I'm in UK - and I use local bees, but so called Hawaii bees are popular here for being docile and good honey producers.
I saw a man online that said he would never use a queen excluder because it damaged the bees wings... ? I need to do more homework.
Possibly a cheap zinc one might but I have used one in all my hives for some years and all the friends who keep bees use them and I have never ever heard of damaged wings that way. Varoa mites cause wing defects and he might be confusing that...
thanks for your replies - I appreciate any and all info -
foodplotsurvival (author)  rippa7002 years ago
Thank you for the dowel idea!! I will try it.

These hives will be slightly shaded... cooler in the summer and heat absorbers in the winter when the leaves have fallen.

Here is one that I made in 2007. Biggest issue is that you have to keep on top of them when building comb. Bees, by instinct, will curve comb on top bars that are longer than 12" or so, so you must cut and straighten as they build, otherwise by the time they get to the edge of the barrel the comb will be attached to the adjacent top bar. If you don't stay on top of it, you can end up with a huge problem/mess when all the top bars are attached to multiple combs.

More details can be found at http://robo.bushkillfarms.com/beekeeping/barrel-top-bar-hive/

It was also features in the Jan/Feb 2011 issue of Backwoodsman Magazine.

 I would also recommend http://www.beemaster.com for any new or hobbyist beekeepers, great community, ad-free, and geared towards hobbyist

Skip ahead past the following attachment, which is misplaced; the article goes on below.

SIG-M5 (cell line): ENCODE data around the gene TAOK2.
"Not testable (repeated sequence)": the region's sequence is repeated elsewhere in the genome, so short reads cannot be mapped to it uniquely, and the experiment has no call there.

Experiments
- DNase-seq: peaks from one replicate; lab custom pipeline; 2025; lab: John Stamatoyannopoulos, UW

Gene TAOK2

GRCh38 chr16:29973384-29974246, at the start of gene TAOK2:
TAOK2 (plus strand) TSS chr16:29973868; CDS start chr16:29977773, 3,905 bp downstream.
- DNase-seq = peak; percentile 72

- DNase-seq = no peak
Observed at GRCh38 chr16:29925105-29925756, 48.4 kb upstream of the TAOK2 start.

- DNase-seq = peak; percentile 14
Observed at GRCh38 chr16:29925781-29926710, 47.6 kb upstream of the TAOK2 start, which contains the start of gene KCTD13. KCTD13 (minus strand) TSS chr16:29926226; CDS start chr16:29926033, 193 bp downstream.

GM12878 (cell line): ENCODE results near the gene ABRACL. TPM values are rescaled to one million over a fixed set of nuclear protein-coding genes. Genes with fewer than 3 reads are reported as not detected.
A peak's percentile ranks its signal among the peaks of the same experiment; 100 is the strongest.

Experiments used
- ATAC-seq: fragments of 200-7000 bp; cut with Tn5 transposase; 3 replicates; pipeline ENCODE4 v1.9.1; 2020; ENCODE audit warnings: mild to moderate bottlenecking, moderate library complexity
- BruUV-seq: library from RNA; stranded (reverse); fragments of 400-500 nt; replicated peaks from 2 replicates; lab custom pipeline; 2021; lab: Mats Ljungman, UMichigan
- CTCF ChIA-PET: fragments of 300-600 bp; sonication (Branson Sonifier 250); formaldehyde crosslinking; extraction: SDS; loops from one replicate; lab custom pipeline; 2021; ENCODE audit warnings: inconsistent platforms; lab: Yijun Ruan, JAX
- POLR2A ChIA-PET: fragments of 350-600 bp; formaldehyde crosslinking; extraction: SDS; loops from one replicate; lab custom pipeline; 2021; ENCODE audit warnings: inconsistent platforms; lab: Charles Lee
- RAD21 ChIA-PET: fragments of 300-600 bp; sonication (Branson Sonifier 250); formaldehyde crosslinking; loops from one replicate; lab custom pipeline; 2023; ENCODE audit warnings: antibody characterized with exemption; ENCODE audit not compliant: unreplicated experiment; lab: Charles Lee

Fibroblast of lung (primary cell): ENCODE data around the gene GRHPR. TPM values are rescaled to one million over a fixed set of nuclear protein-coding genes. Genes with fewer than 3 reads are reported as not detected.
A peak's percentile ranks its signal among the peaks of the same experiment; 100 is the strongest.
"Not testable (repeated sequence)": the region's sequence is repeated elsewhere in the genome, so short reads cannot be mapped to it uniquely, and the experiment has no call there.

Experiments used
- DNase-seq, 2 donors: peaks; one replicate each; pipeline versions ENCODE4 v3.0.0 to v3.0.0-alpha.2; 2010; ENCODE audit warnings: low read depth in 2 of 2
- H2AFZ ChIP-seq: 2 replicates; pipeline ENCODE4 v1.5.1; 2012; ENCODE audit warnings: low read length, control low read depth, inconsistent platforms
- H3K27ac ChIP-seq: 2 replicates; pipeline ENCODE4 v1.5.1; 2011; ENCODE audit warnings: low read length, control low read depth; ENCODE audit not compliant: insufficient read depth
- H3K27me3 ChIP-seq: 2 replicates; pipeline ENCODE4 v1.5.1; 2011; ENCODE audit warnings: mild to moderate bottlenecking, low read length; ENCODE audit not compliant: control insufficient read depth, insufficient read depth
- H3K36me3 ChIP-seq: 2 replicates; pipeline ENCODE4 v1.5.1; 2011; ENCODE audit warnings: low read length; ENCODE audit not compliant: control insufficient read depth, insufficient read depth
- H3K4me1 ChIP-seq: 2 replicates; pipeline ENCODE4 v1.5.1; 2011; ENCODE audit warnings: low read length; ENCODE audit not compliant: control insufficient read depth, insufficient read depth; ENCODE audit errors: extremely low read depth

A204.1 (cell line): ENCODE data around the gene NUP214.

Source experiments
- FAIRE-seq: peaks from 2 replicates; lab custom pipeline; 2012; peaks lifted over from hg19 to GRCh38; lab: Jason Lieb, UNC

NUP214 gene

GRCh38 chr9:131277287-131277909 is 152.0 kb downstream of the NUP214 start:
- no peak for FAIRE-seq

BushkillFarms.jpgBushkillFarmsA.jpg
mjohnson841 year ago
awesome - one for me ;/ ^^
mjohnson841 year ago
nice house.
mjohnson841 year ago
it's not the level - it's the "pink shoes" ^^
mjohnson841 year ago
beautifully done.
mjohnson841 year ago
here's to ten fingers AND ten toes! lol
finton1 year ago
Excellent Instructable foodplotsurvival!
One question though: given that the ends of the barrel curve inwards (thus making a smaller diameter), doesn't that mean that fully drawn comb from the middle wouldn't fit in the ends? I'm thinking of brood nest manipulation and so on.
Otherwise, I have one of these barrels and am considering following your very clear directions to make two of these.
foodplotsurvival (author)  finton1 year ago
The brood nest should stay at the front of the hive. The bees leave plenty of room around the comb for all the farther you will slide the top bars in order to make room for more as you expand your hive.
Since the comb laden with honey is destroyed for honey extraction the size of those combs no longer becomes an issue.
Okaayy, I think I'm with you. Couple more questions then, if you would:
1 Do you have problems inspecting such large combs, especially given they are unsupported
2 How have you gone with apiary inspectors checking your hives? For my Langstroth hives they've always done the inspections while I wasn't there - I'd be reluctant to let them do that with a topbar hive.

I have been a conventional beekeeper for years, and have read a lot about topbar hives, but would like your experiences in these questions. Thanks.
lucek2 years ago
Your neighbors must love you.
aje127 lucek1 year ago
lol why? for the free honey or the bee stings. lol